Skip to content


A Catablog of Tools, Tips, and Techniques for building with LEGO®

Headed to a LEGO convention and you haven’t quite finished your build? Wanting to build something at your next LUG meeting? Perhaps you need to figure out much much of your LEGO room isn’t going to fit in the car for that weekend at the beach?

You need a mobile setup…a LEGO “to go” box. Whatever you want to call it, you need a way to take it with you.

But what to take and what not to take?
1) Have an idea of what you want to build — maybe it’s that mech you’ve been thinking about, or an alt build with your new Slave 1? Or perhaps you’ve never built a MOC with lime green and your dying to do it. Or maybe you’re just in the middle of your current castle. Whatever the case, you need some direction before you pack.
2) Make sure you’ve got all the parts you need–nothing is more frustrating than to have half your wall built and realize you’re missing those pieces you really need. And while you’re on the road, placing an order on Bricklink just doesn’t cut it.
3) But make sure you don’t have more parts than necessary — yeah, if the kids don’t fit in the car because you’ve over-packed on LEGO-to-go, you might find your wife ditching the bricks, adding the kids, and pulling away leaving you in a cloud of exhaust-covered LEGO bricks. Just kidding. That wouldn’t really happen, right? Right?
4) And throw in some random stuff for the win! — isn’t it often the unexpected piece that fits in at just the right time? Or the extra little bit of greebling to really make the whole thing work?

Want to improve your building skills and your photography skills? Do a 365!

Here is Day 5 from a Dan of action‘s second 365.

Day 5

This one is titled “Darth Solitude.”

The point of doing a “365” is to take one picture a day every day for a year and post it somewhere public like a blog of a Flickr photostream. Taking and posting your pics every day help you establish some accountability for your project, and also help you build a bit of a following with your friends and fans.

You don’t have to start on January 1, but it should be for a full year. You pick your theme (I’m pushing LEGO themes here, obviously).

One key thing is not to make your theme too limiting, or you can dry up on ideas pretty quick. (Or run out of time — e.g. a brand new LEGO-built castle a day is probably a little too much) But it also shouldn’t be “sky’s the limit” — so that you’re actually disciplining yourself to learn and improve your techniques.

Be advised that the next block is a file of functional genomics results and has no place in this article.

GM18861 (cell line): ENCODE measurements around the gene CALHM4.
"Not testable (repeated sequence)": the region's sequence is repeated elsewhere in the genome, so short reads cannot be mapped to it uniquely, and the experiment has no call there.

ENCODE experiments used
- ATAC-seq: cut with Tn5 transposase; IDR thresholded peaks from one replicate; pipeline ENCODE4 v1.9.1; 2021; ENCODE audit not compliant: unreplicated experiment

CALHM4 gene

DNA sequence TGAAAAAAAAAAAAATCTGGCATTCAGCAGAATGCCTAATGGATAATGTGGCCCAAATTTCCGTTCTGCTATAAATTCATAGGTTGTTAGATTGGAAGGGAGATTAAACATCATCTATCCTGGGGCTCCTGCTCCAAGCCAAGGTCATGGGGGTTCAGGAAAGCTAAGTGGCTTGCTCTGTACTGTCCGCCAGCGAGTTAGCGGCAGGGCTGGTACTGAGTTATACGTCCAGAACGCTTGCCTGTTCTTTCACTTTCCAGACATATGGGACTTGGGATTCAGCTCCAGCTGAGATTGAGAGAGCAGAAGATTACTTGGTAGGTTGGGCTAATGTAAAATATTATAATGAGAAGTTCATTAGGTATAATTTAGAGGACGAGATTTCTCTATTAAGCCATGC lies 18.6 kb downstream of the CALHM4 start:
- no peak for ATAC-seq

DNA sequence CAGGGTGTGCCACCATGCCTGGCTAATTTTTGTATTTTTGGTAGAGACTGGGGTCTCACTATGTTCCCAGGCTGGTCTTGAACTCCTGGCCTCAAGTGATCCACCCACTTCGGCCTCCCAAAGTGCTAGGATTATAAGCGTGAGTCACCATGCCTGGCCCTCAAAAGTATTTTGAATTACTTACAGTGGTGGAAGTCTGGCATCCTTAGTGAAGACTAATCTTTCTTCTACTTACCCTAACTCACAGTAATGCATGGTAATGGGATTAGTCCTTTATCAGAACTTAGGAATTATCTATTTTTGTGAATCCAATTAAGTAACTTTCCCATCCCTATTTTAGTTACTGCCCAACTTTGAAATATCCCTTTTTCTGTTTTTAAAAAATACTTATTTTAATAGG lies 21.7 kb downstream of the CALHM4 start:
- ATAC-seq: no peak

Dan’s basic theme was “A LEGO a Day” and he’s also been posting these pictures on his LEGO a Day blog. Dan was one of my big inspirations for moving forward with my webcomic The Brick Side.

Nine lives, ten the math.

I like good Mechs and I like good LEGO humor. So this MOC by mondayn00dle really hits a good chord.

The color scheme of the MOC is cohesive, the postures of the Mech and the doomed are great, and the angle of the photo is perfect.

via The Brothers Brick

Sean Kenney is the guy I almost met at BrickWorld in 2009. Instead I had to settle for having my picture taken with Nathan Sawaya (read my recent interview with Nathan). Okay, not a great loss, but I’ve still got to catch up with Sean sooner or later. Sean is the other LEGO certified professional living in New York City. He’s also the guy who runs MOCpages — an online community for LEGO builders to share their creations, and is the author of Cool Cars and Trucks.

Cool Robots is Sean’s second LEGO building book in this series. It’s due to hit bookshelves in September, and I plan to snatch one up pretty quick. Well, two really. 1 for me, and 1 for my boys to fight over.

Sometimes you want to build great big scenes that blow the neighbors away. But don’t forget to take time to build the small things. Karf Oohlu does a lot of small stuff packed with twists and humor. Check out his latest creation, “The Wizzal Upon his Abominable Chair.”

The Wizzal

Building small is also related to another aspect of LEGO building called “Tablescraps.” Tablescraps are those little things you build when you’ve got a few pieces left over, or you’re trying out something new that you might try to work into a MOC later. There’s a group for LEGO Tablescraps on Flickr. continue reading…